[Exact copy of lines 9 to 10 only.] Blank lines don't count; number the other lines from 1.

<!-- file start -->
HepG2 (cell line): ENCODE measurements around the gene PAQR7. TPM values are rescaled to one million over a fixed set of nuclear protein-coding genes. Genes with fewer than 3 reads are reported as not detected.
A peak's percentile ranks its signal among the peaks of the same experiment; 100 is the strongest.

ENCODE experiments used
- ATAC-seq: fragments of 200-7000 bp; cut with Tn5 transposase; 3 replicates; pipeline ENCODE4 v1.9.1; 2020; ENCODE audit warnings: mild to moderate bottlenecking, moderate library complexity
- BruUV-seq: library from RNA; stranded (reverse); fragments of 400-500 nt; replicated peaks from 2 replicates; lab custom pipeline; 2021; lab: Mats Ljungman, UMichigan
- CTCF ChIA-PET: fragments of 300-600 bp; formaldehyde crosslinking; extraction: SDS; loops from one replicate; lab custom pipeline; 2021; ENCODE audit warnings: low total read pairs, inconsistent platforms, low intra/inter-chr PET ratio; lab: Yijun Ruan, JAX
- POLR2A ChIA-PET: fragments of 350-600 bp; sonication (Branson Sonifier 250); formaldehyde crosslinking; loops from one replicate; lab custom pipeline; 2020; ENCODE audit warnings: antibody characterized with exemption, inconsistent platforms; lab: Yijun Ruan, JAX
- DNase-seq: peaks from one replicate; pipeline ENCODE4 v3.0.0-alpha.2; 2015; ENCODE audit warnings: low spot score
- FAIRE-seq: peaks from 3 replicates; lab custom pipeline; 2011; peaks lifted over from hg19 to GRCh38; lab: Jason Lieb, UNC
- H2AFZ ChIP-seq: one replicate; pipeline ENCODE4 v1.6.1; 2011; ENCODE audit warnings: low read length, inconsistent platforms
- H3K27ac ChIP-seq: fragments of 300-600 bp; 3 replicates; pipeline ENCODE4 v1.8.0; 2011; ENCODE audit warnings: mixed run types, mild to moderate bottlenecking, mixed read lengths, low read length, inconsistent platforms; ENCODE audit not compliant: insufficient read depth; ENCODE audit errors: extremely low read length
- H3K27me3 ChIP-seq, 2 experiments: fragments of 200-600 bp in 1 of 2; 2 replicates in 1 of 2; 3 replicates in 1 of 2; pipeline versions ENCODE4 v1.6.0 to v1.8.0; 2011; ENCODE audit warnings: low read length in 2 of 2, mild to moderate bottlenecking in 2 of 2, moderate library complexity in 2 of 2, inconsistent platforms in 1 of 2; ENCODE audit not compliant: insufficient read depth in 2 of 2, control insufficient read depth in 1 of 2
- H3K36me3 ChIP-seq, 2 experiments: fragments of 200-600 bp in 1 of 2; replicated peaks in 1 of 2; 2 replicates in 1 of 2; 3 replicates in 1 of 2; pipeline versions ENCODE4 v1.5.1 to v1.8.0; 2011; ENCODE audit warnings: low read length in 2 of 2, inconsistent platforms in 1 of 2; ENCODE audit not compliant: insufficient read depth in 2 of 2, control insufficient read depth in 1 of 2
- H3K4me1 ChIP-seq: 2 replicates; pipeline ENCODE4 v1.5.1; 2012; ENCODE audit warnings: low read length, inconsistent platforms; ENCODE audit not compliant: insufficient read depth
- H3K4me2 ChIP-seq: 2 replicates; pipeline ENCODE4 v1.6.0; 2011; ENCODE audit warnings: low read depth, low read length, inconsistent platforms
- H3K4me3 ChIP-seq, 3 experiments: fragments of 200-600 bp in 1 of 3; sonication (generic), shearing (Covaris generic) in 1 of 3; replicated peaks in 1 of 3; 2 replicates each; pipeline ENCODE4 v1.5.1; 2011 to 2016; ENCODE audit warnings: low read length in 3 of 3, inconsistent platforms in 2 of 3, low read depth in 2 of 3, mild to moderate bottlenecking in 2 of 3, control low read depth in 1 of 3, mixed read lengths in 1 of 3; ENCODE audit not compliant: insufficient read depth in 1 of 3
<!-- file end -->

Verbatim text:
- FAIRE-seq: peaks from 3 replicates; lab custom pipeline; 2011; peaks lifted over from hg19 to GRCh38; lab: Jason Lieb, UNC
- H2AFZ ChIP-seq: one replicate; pipeline ENCODE4 v1.6.1; 2011; ENCODE audit warnings: low read length, inconsistent platforms